Corrosion or bad connection somewhere?

                  Is there a Shore Power Charger than can be doing EQ?

                  Sulfation may have already occurred in your 3.5 year old batteries.
                  Fully charge the batteries
                  Remove the Battery Pack
                  Remove the interconnecting cables.
                  Let the batteries rest for 24 hours with no load
                  Measure the Voltage of each battery and report back ...
                  Last edited by NEOH; 06-01-2017, 12:44 PM.

                  Comment


                  • #10
                    Neoh,
                    issue was occurring so I reached out to Morningstar and they sent me a replacement last week. So yes, both controllers set up identically are behaving the same. I'll need to be more diligent on the timing of the over voltage and duration. I do know the batts will be at 13.5 or in this range after a few hours of sun. Assume in float. I'll turn on the inverter to charge up iPhone or pad and after a while I'll hear the inverter fans accelerate and will walk over to see the BVM display showing voltages are going up and rapidly to a max of 16.6 or 16.7. By then I'll shut inverter down or it goes into auto shutdown. Then the voltages start going back to normal in the mid 13's. This all occurs in a matter of seconds.

                    On the voltages mentioned earlier. The controller monitor is direct connect to th controller so it's displaying the controller output. Now that may seem obviously a variable to remove from the issue if I can be sure the display voltage is the same as the output voltage? Something to further investigate as I can pull the output lead to the battery bank to isolate.

                    On the sulfation. I don't know the effects to the point where going from float to X mode the batteries start discharging a higher voltage due to what? If sulfation is an issue what's occuring chemically to increase voltages to 16.5 then stops? Now, since I'm on wind vs solar the inverter is running normally and has yet to shut down. Of course winds are light at the moment and batteries are sitting around 13vdc.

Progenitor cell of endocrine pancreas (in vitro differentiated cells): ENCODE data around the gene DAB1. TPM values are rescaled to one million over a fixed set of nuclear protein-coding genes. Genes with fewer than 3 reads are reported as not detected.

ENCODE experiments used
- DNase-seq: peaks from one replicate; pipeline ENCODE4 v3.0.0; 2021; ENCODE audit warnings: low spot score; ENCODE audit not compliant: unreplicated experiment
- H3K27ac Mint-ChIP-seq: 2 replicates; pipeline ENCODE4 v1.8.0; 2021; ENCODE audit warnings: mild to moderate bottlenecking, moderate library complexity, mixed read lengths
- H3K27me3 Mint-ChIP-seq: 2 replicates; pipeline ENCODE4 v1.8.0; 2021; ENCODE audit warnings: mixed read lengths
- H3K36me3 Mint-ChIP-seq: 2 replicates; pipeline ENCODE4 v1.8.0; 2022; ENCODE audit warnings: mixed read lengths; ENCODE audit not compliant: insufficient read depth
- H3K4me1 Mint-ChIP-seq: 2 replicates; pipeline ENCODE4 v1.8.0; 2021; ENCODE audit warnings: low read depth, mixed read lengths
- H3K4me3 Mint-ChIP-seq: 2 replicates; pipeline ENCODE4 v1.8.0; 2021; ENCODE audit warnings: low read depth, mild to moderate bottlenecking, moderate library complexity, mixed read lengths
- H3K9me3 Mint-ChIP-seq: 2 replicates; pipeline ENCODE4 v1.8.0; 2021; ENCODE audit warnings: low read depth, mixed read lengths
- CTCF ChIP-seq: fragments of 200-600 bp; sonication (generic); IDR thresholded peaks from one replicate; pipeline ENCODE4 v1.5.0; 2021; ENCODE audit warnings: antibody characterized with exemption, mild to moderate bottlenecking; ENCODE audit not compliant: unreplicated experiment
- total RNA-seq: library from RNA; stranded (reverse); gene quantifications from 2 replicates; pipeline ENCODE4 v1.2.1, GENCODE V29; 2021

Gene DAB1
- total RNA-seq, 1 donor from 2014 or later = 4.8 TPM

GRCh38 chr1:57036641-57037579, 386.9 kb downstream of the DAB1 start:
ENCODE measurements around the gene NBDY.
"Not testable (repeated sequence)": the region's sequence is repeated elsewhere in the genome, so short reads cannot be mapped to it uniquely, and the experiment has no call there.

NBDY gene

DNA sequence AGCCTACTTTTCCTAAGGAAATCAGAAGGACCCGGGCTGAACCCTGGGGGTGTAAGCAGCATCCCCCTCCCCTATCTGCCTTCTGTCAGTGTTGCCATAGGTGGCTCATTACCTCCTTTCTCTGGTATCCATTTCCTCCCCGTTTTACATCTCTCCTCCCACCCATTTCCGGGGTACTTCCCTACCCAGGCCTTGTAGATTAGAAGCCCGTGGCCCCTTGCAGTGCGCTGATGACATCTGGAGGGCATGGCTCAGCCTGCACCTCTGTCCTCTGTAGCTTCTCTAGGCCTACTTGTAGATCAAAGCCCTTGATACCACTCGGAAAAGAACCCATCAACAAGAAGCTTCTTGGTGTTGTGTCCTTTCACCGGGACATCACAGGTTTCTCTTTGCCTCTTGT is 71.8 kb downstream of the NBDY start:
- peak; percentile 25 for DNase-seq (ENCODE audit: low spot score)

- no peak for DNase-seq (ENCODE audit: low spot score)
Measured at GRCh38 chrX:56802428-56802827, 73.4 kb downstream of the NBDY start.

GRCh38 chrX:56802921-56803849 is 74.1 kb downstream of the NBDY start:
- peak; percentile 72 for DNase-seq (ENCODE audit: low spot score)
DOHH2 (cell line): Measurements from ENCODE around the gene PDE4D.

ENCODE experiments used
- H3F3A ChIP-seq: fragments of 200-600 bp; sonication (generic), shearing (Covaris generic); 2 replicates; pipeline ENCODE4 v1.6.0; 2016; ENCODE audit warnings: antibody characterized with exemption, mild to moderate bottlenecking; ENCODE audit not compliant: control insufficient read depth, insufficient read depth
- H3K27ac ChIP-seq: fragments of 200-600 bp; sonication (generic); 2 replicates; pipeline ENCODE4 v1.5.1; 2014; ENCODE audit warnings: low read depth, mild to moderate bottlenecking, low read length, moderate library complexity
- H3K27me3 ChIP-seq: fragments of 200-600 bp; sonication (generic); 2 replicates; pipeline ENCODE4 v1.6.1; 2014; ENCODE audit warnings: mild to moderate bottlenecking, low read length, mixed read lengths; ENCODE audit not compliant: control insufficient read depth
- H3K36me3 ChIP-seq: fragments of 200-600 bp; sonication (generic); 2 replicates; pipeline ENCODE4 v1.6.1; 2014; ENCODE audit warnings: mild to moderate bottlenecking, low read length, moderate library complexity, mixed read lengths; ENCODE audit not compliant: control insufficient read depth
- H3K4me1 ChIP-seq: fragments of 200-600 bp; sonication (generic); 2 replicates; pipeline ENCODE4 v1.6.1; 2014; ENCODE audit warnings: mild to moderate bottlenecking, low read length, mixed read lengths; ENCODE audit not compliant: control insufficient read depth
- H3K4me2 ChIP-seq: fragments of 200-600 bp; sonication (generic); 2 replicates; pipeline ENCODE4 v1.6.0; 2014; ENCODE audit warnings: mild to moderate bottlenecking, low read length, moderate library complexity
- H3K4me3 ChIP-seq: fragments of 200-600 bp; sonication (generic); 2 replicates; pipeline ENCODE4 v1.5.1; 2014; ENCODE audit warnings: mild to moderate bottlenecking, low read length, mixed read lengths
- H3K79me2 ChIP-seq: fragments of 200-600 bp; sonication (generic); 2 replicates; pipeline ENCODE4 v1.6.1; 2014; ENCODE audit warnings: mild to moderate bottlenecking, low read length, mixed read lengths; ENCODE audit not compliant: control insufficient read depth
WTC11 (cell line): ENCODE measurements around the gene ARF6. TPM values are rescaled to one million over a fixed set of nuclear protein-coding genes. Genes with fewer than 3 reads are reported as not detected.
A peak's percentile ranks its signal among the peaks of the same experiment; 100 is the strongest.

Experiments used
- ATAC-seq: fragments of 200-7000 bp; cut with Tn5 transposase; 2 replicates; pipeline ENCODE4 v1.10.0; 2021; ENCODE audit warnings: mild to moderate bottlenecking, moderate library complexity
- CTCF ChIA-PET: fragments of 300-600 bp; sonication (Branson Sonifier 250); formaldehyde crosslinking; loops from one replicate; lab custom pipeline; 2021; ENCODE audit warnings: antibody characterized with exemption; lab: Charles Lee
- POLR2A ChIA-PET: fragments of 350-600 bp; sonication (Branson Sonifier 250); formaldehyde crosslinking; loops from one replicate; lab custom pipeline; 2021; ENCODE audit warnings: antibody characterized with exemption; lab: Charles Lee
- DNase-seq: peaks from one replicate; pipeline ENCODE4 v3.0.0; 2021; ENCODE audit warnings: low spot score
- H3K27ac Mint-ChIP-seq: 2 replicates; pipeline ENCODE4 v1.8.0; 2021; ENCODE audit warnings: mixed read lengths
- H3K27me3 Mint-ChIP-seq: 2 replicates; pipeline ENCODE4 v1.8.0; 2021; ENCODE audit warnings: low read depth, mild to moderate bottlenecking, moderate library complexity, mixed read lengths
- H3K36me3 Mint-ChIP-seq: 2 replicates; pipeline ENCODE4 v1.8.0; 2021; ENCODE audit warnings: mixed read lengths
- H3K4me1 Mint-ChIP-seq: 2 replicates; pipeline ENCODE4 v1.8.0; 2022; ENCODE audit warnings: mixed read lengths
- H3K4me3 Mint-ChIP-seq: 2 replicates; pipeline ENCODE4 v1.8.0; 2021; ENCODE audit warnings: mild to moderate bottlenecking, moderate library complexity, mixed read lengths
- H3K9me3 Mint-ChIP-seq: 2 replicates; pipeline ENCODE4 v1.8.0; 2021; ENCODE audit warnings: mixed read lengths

So so just turned on a bunch of systems and drawing about -9.5 constant for over 10 min. That's actual load current as well. Turned on high current pumps for 15-20 secs at a time. And saw batt voltages not going below 12.4 and now back to 12.7 after turning everything off. Sure my batts are old and not at 105ah but don't think they are toasted. I'd like to know what to expect the drop would be and where it should hold while loading them up given their age and I doubt they have ever gone that low before as I never have that much load on them without engine on or solar.

                    On the controller. Going from float to bulk dumps voltages back into the batteries. According to Morningstar's manual bulk state uses 100% of available solar.

                    On the disconnect and 24 wait. Hard to do that at the moment since I'm living aboard and running 12vdc Refridgeration.

                    Thanks Brian

                    Comment


                    • #11
                      It almost sounds like your controller is disconnecting and putting the solar panels into an open circuit state, if this happens in seconds.
                      2.2kw Suntech mono, Classic 200, NEW Trace SW4024

                      Comment


                      • #12
                        Originally posted by littleharbor View Post
                        It almost sounds like your controller is disconnecting and putting the solar panels into an open circuit state, if this happens in seconds.
                        Good point! Is the ~16 V reading indicating the PV voltage, or the battery voltage?
                        CS6P-260P/SE3000 - http://tiny.cc/ed5ozx

                        Comment


                        • #13
                          Littleharbor,
                          what I am doing now is logging every 5 min the status of solar, batt, and SOC. What I want to see is the SOC go to 100% status of float, then controller going back to bulk...I believe its this phase transition that is creating the high voltage output...and yes its just for a few seconds...

                          Sensij, 16VDC is batt level voltage, PV's are at about 19.5vdc when this occurs.

                          Comment


                          • #14
                            I'd have to go back and re read. or ask. Are you showing high voltage only at the controller? Can you use a DVM to check battery voltage at the same instant your controller is reading high?
                            2.2kw Suntech mono, Classic 200, NEW Trace SW4024

                            Comment


                            • #15
                              Iittleharbor, I'm pulling my readings off of my Victron BVM which is connected via a 500A shunt to the batteries. In 5 min I'll have an hour of log readings each 5 min...I also have a MorningStar controller monitor..and pulling data from it too...